One can also access materials and information from the internet, but the network coverage in these areas is something else. So, it is necessary for government to devise a means to always include these teachers that are posted to rural areas in whatever training towards professional advancement going on with their urban counterparts. This will help in bridging the gap between township life and village life for the teachers”.
Surprisingly, Mrs Iwuoha Ijeoma, a teacher in Community Primary School, Amanuke, have a different view about teaching in a village school.  According to her “Most teachers complain about teaching in the villages because their teaching orientation is faulty.
In teachers’ training classes, the first thing you learn is that the work of a teacher is synonymous with that of a builder and it is sacrificial in nature. A teacher that is expecting his/her pay or reward to be at par with his/her input will not go far.
We all come from one village or the other. We all know that in villages, one does not get everything one wants, even if one has the where withal. Therefore, if a teacher has the right orientation, the teacher will know that even in the worst of cases, he/she is expected to make do with what is on ground.
More so, if the teacher that is posted to a rural area knows that he/she is moulding boys and girls who will mature into men and women that will one day change the history of that little village without basic amenities to a town that has it all, they will willingly do their work with passion, even with the little that is on ground.
For me, it is 25 years now since I took up the teaching appointment. In these 25 years of service, it is just once that I got the opportunity to be posted to an urban primary school, even though I stayed there for only three years before I was posted back to a rural school, I did not complain.
The problem with many teachers that are posted to rural schools is that they already have a certain mindset about teaching in rural schools even before they are posted. So whenever they are posted to rural schools, they spend all their time kicking against the posting and seeking for transfers even before they settle down.  So they do not have the time to appreciate these unique environment and set of people.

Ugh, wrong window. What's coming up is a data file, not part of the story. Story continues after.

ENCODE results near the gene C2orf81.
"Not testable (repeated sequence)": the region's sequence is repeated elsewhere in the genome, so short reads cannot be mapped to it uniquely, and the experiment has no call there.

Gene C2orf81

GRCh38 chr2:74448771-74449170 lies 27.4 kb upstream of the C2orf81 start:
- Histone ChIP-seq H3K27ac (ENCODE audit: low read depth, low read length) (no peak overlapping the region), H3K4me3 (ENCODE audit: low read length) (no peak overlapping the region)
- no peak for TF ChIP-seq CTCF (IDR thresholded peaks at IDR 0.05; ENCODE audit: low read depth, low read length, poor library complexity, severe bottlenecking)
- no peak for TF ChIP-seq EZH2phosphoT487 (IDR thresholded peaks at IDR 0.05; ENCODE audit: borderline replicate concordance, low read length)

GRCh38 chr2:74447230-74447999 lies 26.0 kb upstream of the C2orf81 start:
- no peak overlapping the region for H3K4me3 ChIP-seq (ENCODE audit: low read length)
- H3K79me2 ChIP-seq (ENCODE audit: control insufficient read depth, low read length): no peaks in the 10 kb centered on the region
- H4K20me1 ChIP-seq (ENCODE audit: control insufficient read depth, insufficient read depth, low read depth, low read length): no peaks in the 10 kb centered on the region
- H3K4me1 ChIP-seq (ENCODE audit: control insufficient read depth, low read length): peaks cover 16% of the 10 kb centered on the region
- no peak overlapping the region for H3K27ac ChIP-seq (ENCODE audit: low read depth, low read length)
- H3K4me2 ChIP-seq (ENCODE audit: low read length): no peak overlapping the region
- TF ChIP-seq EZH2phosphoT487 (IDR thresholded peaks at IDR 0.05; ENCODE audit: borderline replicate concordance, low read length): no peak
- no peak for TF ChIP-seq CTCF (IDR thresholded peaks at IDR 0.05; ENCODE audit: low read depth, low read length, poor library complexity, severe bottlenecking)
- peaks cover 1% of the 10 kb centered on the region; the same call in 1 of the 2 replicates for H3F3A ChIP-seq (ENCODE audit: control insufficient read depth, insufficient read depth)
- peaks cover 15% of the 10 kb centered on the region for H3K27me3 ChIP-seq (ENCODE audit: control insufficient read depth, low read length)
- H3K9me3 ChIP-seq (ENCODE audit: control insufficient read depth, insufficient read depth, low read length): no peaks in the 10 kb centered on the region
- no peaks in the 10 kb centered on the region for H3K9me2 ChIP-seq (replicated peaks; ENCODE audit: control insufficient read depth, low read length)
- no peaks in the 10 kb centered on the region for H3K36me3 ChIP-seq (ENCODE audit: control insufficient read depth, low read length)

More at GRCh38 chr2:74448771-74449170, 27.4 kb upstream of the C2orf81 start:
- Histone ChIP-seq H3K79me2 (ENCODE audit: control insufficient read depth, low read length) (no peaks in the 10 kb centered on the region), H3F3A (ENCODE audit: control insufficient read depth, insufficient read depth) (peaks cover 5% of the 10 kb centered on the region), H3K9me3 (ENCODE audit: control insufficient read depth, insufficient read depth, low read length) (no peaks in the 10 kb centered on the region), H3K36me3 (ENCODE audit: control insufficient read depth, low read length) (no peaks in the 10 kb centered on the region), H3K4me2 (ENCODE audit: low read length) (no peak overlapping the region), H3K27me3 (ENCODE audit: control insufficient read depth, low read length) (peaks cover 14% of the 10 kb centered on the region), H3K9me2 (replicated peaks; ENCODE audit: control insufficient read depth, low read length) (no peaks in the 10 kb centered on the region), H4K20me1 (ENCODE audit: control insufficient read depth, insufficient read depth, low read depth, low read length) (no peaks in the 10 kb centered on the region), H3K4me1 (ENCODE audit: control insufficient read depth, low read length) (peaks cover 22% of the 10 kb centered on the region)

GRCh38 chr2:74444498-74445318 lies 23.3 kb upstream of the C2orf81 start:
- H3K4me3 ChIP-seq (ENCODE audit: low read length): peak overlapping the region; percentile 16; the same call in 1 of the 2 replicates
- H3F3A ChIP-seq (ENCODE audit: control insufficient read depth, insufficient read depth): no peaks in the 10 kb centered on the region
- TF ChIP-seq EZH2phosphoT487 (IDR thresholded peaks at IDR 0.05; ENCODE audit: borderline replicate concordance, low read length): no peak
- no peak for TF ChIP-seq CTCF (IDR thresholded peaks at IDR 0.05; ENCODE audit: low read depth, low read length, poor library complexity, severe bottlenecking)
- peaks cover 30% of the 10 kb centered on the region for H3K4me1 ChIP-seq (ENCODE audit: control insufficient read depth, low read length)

“One of the greatest benefits of teaching in rural communities is that they are largely supportive of teachers in their schools. Most teachers are socially accepted in these rural communities. Students and parents in these areas have higher regard for the teaching profession than their urban counterparts. Then, check out the parental cooperation, friendly population, good physical and family environments, plus a good rapport between teachers and students, one can always see that it is better than that of the urban areas.
“Some young girls complain about the slim opportunity of getting married while teaching in the villages. But for God’s sake, living and teaching in a rural area does not mean that the teacher is ostracized; he/she have plenty opportunity to visit towns as often as possible.
Even though we are still hopeful that the government will do more to ease the pains of teachers in the rural areas, but while we wait, it is good that we manage the little resources we have at hand to make the best out of these kids.”
Also, Mr Nwogazi said, “most teachers that are posted to rural areas see the posting as an opportunity to engage themselves in various businesses, because they are not adequately monitored. Most of them lack the zeal and the right attitude to work that granting all their requests will not boost their dedication to work. But then, if the state government will in addition to the incentives given to these teachers in rural areas, will also look into these rural roads, most of which are not accessible,
especially now that we are in the rainy season, at least look into some of their complaints (supply of teaching materials, teachers quarters with basic amenities, accessible roads, libraries with modern books, working first aid box etc), I think it will make teaching in rural areas more attractive for the few sincere ones.